Powering a motor with PWM

I think I might be being a bit stupid but lets see.

I am trying to control a motor with PWM. I know the motor works just fine since if I put a battery pack to it (2AA batteries), it runs just fine.

But, when I connect it to an Arduino, I can't get anything. My wiring is:

PWM pin to positive lead of motor and the ground lead connected to the ground of the Arduino. I have an analog sensor wire between the PWM pin and the positive lead and another sensor wire between the ground lead and the Arduino ground.

My sketch is exactly this:

int powerPin = 33;

void setup() {
  Serial.begin(9600);
  
  pinMode(A0, INPUT);
  pinMode(A1, INPUT);
  pinMode(powerPin, OUTPUT);
  
  analogWrite(powerPin, 0);
}

void loop() {
  
  float power;
  float ground;
  int read1;
  int read2;
  
  analogWrite(powerPin, 100);
  read1 = analogRead(A0);
  read2 = analogRead(A1);
  power = read1 * (5.0 / 1023.0);
  ground = read2 * (5.0 / 1023.0);
  
  Serial.print("HIGH: ");
  Serial.print(power);
  Serial.print(" - ");
  Serial.println(ground);
  delay(1000);
  
  analogWrite(powerPin, 0);
  read1 = analogRead(A0);
  read2 = analogRead(A1);
  power = read1 * (5.0 / 1023.0);
  ground = read2 * (5.0 / 1023.0);
  
  Serial.print("LOW: ");
  Serial.print(power);
  Serial.print(" - ");
  Serial.println(ground);
  delay(1000);
}

But my serial reads are always this:

HIGH: 0.12 - 0.00 LOW: 0.00 - 0.00 HIGH: 0.12 - 0.00 LOW: 0.00 - 0.00

and the motor does nothing.

What am I doing wrong here?

int powerPin = 33;

What arduino do you have? Is pin 33 a PWM pin?

You cannot drive a motor directly with the Arduino. An output pin can only, safely, handle 20mA. Your motor very likely needs way more than that. You need to use your battery to supply the motor through a transistor or relay or motor shield.

@groundfungus, I agree with you 95% of the motors can't be powered from arduino outputs. But some can. I have done it. Most arduinos can source 40 ma, and sink 40 ma. continually. And for a few milliseconds, triple that.

But, first of all, what do you think of the OP sending out his PWM on pin 33? I am confused by that.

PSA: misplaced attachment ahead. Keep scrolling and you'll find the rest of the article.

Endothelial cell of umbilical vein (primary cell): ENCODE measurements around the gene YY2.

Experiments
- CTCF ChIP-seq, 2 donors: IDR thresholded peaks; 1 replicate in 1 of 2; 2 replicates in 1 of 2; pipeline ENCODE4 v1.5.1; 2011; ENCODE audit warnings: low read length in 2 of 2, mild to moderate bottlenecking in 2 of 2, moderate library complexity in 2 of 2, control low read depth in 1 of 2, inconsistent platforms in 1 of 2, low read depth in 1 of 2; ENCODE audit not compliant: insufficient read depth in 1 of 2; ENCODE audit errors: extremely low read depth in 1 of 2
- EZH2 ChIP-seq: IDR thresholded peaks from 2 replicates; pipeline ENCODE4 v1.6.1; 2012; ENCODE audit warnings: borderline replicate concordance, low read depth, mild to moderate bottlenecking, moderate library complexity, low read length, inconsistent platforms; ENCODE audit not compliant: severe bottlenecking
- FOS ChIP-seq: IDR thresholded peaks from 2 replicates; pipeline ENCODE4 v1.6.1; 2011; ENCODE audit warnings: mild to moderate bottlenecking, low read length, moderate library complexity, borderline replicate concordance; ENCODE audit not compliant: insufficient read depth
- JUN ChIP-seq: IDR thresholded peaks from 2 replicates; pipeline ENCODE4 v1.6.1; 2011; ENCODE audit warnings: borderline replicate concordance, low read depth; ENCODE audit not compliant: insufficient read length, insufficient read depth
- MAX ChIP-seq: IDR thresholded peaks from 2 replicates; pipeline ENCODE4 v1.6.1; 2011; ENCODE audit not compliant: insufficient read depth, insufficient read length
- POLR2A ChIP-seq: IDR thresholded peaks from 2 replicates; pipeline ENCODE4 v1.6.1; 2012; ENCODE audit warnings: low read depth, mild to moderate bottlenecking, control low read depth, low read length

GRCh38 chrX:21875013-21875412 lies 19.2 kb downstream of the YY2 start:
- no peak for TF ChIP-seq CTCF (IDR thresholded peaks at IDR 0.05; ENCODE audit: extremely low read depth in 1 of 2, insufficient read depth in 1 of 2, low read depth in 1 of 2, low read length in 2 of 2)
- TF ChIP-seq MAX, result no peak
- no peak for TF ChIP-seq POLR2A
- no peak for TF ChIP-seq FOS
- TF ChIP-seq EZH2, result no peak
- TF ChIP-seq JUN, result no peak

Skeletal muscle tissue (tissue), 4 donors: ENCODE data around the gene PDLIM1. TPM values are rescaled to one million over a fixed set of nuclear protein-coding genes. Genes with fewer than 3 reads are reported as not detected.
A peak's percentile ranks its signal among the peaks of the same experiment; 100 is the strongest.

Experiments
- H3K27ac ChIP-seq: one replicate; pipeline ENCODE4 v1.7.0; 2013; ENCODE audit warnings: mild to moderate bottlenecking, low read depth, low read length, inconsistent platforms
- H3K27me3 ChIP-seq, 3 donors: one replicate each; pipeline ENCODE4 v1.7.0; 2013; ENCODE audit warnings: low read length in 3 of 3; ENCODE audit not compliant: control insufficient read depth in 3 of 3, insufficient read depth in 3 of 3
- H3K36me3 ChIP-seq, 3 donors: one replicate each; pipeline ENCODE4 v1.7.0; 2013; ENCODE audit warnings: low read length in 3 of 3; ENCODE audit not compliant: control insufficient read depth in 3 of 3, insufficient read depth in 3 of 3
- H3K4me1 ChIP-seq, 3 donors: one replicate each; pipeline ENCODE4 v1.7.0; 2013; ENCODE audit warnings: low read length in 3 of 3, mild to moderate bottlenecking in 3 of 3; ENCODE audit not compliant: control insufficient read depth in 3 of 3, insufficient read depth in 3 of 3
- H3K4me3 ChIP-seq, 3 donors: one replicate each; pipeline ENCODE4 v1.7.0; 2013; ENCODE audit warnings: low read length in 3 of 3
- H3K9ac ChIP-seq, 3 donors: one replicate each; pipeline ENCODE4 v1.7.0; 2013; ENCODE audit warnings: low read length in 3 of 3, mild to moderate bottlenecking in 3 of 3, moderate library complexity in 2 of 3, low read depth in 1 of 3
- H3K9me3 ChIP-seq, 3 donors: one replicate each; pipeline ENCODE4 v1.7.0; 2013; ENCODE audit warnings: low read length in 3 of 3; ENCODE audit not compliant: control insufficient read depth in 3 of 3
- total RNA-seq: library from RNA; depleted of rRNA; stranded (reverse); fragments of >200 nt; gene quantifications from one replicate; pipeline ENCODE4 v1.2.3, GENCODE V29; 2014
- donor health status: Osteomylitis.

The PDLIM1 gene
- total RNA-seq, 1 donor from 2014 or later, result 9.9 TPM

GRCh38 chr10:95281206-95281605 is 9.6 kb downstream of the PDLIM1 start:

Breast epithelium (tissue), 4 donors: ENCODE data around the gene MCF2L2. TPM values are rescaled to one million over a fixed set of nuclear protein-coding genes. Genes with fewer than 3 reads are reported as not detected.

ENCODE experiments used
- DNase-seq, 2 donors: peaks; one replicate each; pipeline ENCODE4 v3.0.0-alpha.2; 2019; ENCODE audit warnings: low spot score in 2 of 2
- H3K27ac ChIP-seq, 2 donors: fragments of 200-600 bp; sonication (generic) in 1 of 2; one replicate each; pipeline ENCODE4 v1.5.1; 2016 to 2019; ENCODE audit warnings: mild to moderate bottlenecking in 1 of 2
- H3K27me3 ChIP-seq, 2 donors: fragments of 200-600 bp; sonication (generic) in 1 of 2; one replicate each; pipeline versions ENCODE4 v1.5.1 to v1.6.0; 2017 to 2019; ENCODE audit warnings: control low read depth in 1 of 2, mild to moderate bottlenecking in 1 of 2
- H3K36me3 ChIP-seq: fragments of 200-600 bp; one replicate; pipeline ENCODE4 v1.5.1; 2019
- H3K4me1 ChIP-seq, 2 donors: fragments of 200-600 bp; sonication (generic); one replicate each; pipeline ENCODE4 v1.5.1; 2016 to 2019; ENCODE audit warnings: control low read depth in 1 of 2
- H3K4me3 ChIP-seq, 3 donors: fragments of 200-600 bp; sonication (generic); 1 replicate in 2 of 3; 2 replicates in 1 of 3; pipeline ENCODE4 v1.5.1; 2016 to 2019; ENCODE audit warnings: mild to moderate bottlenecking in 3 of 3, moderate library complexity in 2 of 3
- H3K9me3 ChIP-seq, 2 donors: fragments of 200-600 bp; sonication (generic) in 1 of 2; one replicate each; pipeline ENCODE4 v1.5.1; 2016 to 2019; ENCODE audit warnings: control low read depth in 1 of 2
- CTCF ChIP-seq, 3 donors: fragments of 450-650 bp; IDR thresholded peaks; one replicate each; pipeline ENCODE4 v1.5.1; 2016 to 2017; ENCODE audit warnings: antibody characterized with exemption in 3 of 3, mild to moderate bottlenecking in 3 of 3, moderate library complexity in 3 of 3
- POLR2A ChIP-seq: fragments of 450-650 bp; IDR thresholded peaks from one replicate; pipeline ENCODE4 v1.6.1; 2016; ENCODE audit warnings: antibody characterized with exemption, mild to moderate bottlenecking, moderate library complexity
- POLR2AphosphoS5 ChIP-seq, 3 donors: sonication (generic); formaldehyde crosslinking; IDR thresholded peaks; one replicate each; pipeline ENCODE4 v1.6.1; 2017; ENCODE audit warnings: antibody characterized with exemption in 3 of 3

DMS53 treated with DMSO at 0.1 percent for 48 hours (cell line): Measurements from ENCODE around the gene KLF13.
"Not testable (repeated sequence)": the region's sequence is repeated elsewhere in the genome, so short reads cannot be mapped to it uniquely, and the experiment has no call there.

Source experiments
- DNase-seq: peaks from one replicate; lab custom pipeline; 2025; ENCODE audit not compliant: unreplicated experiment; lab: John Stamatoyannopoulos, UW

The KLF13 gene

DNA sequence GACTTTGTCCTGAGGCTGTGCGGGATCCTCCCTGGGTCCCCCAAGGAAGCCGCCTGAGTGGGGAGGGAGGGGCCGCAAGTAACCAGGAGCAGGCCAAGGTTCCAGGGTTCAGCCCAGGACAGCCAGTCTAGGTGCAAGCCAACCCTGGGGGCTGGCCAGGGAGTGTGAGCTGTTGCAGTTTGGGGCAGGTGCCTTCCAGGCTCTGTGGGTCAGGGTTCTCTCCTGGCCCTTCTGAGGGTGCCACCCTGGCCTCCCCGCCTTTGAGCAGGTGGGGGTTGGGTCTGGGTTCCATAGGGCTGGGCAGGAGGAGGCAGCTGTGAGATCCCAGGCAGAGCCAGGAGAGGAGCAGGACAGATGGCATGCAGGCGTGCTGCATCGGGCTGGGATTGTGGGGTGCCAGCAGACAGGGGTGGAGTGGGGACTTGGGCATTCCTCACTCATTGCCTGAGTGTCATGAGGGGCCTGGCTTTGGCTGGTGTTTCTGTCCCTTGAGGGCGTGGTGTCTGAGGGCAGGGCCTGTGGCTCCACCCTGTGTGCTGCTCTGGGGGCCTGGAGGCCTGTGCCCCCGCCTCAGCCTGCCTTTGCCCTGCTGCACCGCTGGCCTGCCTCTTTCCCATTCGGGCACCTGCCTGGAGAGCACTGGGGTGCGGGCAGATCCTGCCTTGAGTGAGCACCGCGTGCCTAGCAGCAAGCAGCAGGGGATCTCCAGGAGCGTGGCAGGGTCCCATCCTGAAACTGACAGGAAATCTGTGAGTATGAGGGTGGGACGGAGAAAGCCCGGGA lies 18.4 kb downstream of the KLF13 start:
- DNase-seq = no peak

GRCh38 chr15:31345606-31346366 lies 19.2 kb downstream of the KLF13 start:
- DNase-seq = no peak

Sorry, the pin 33 was on a chipKit Uno32 which isn't Arduino but is close. Now that I made it home, I am trying an Arduino Micro but with the same results.

Basically I am trying to build a quad-copter so I have to be able to regulate the power to each motor via programming. How can I put in some amount of current but regulate it 100% from the Arduino?

If D33 does not work, then you will not get desired results.

  1. Have you changed fro D33 now?
  2. What is your new sketch?
  3. What arduino board are you using?

Changing powerPin to pin 9 on and Arduino Mico doesn't help anything (PWM on 9 on the Micro). How though, can I alter the current to the motor via the Arduino?

With pin 9 connected I get these reads:

HIGH: 0.00 - 0.00 LOW: 0.01 - 0.00 HIGH: 0.00 - 0.07 LOW: 0.00 - 0.00 HIGH: 0.00 - 0.00 LOW: 0.01 - 0.00 HIGH: 0.00 - 0.07

shiznatix:
How though, can I alter the current to the motor via the Arduino?

So - how many more pins are you going to fry on your Arduino until you finally get a clue and use a transistor or mosfet to control your motor?

There are very, very few motors that can be run directly from an Arduino pin; even the really tiny motors you see being used for vibration in cell phones, or in those little mini toy helicopters, generally will pull more current than what the ATMega chip can supply. Do you even know how much current your motor pulls when loaded (better yet, when stalled)? Probably well in excess of 20 mA, which is the maximum you should consider pulling from any single pin on your Arduino (yes, I know the datasheet says the max is 40 mA; and the max for the entire chip as 200 mA; but that is a -maximum- which, in proper engineering, you should never hit or get close to; going for 50% under is the better choice for the long life of your pins and chip).

Set it up right and use a transistor or mosfet (or some other current buffer system) to supply the proper amount of current to your motor.

If you don't know the current the motor draws, test it! check the current with an amp meter at 5 volts. What does it dray?

If you don't know the current the motor draws, test it! check the current with an amp meter at 5 volts. What does it dray?

You can try to drive a motor with 9 PWM pins at the same time. Use a limiting resistor on each pin so 20mA is from each pin. Then 180mA can come from Arduino. Add a resonant LC circuit to increase efficiency. LC in series with the PWM shorted node from 9 pins.

HIGH: 0.00 - 0.00 LOW: 0.01 - 0.00 HIGH: 0.00 - 0.07 LOW: 0.00 - 0.00 HIGH: 0.00 - 0.00 LOW: 0.01 - 0.00 HIGH: 0.00 - 0.07

I agree with what everybody is trying to tell you, the motor draws more than the arduino can supply. You serial results show it, you are only getting 0.01 up to 0.07 volts because the output is over loaded when it is trying to output. Suggestion, read read read, google google google, how to run motors from arduino, there is so much info out there, and examples, that this sort of question should not have to be asked so much. This site has a playground section, go to it, (its listed on the nav bar above) and look up on the side tab "interfacing with hardware." So much effort has gone into supplying the information in playground and no one seems to use it. =(

Tom

shiznatix: Basically I am trying to build a quad-copter

First hint your motor is going to draw wayy more than 20mA. Probably more like 2000mA for even the tiniest quadcopters.

Ok, thanks everyone for the information. I will do more research and see what I can find.

If you don't yet have a volt meter (volt, ohm, amps), it would be worth while to get one.